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Relevance Of Nonviolence

Govindan Nair

Edited by Bidyut Chakrabarty
Oxford University Press, New Delhi, 2014, pp. 490, Rs. 1145.00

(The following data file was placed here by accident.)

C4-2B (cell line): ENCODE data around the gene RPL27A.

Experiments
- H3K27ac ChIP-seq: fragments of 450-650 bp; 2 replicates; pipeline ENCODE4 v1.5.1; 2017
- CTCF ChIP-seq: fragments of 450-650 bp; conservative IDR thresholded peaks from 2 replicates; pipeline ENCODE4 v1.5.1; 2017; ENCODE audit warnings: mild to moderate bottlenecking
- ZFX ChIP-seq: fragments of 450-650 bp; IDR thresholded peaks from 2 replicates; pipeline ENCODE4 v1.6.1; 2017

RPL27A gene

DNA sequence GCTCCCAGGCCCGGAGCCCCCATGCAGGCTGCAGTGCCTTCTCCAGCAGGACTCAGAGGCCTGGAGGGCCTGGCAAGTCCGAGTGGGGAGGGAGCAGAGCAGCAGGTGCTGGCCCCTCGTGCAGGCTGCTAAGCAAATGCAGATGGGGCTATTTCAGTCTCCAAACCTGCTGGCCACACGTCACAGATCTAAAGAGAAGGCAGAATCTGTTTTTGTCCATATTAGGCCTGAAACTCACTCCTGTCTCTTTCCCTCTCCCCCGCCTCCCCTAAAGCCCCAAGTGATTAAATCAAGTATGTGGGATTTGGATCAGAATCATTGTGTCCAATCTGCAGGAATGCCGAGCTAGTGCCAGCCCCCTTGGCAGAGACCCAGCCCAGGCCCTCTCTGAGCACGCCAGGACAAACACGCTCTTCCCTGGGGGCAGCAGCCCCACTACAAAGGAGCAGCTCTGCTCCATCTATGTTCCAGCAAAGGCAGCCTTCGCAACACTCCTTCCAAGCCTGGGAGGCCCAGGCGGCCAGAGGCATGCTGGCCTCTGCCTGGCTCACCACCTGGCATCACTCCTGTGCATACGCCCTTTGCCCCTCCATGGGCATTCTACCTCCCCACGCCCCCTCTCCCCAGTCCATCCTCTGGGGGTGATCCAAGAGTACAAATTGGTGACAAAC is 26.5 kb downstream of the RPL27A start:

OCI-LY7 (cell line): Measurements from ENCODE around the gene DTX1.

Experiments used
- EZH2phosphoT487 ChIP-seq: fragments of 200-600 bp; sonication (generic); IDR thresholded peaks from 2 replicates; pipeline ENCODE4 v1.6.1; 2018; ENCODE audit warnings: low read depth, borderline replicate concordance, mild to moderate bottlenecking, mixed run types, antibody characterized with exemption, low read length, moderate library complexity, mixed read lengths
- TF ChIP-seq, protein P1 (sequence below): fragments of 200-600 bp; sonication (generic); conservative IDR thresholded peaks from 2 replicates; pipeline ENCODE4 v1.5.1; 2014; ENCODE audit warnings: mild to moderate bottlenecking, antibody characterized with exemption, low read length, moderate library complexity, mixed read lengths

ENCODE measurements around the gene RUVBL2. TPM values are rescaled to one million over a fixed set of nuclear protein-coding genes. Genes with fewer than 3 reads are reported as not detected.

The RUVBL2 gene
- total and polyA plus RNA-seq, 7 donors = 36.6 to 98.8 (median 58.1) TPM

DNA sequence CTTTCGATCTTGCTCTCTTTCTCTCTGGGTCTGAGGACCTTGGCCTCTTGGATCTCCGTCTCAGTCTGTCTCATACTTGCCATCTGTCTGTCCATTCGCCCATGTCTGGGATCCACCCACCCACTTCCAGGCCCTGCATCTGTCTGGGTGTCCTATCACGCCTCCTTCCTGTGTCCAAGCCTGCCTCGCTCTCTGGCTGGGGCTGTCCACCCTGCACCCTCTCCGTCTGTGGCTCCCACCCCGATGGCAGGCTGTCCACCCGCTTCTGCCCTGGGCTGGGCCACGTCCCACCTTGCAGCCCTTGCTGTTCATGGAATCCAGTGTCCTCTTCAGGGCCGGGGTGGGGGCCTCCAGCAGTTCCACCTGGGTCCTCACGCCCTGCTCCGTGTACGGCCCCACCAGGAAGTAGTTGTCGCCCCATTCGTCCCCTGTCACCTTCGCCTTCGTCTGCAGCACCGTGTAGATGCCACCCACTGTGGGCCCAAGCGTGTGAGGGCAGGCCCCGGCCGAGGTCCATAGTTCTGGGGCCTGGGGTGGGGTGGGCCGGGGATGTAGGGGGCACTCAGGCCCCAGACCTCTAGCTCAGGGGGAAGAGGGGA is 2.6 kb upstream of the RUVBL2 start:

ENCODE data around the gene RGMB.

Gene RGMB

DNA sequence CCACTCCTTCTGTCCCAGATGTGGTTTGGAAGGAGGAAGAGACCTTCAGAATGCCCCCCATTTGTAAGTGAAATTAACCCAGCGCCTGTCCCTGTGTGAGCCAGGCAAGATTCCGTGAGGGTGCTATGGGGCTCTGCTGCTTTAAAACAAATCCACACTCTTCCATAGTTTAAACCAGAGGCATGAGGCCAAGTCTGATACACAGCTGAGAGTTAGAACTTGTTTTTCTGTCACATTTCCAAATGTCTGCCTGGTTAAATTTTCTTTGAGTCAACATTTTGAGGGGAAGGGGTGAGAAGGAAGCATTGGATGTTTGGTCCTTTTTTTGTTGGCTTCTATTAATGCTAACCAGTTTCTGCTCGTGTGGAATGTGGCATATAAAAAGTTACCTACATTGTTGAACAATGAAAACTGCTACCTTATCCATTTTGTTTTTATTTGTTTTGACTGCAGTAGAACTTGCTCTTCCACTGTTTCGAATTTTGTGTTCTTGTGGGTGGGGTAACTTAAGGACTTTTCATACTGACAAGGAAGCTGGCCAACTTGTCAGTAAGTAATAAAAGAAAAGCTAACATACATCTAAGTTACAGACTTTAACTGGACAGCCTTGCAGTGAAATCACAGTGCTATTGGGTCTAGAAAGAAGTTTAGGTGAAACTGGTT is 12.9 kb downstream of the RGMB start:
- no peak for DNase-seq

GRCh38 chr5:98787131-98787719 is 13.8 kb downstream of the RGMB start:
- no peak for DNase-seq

Bidyut Chakrabarty sees the mass uprisings of 2011 in West Asia as reconfirmation of the relevance of nonviolence. Barely three years after the exhilarating successes of the Arab Spring, however, nonviolence is far from the minds of the numerous factions engaged in seemingly interminable conflict for control of those troubled lands. Not only has the level of all-round violence spiralled to terrifying levels, but the most egregious of the feuding elements has adopted nothing less than ‘savagery’ as its political strategy. Reportedly driven by the ideological underpinning of Abu Bakr Naji’s The Management of Savagery, extreme violence is glorified, ‘softness’ is seen as the ‘ingredient of failure’.  One of the contributors to the volume under review, Dustin Ells Howes, observes that ‘the last three centuries of liberation movements can be understood as a long conversation about the potential and perils of violence in relation to freedom’. He concludes that ‘while the human suffering violence brings is real and enduring, the political change violence brings is superficial’ and, hence, is not a sustainable strategy. His paper, however, seems to have been written well before the momentous happenings in West Asia. Examining nonviolent resistance in Iran from 2009 to 2012, Bernd Kaussler wonders why it did not succeed in bringing an end to the tyranny of the Islamic Republic, whereas movements in West Asia had done so in largely similar circumstances, little realizing how things would pan out there. One wishes that Non-Violence had been updated to carry at least one contribution touching on today’s conversation on violence in the context of developments in the Middle East, or that Chakrabarty’s otherwise excellent Introduction had brought the discussion au courant.  Leaving aside the existential dilemmas of that unfortunate region, this anthology succeeds adequately in its aim of acquainting the reader with the evolution and nature of nonviolence as an ideology and as a political strategy, with reproductions of seminal essays of Tolstoy, Thoreau and Gandhi himself, besides scholarly papers on the theoretical foundations of nonviolence. In attempting to demonstrate the relevance of nonviolence as an effective means of articulating protest, however, the book reveals the conceptualization of Gandhi, the apostle of nonviolence, to be largely redundant. In his lengthy Introduction, Chakrabarty competently lays out the parameters of the discourse which he centres on ‘Gandhian non-violence’. He traces the influences on Gandhi’s thought and spells out his conceptualization of nonviolence: not merely a ...

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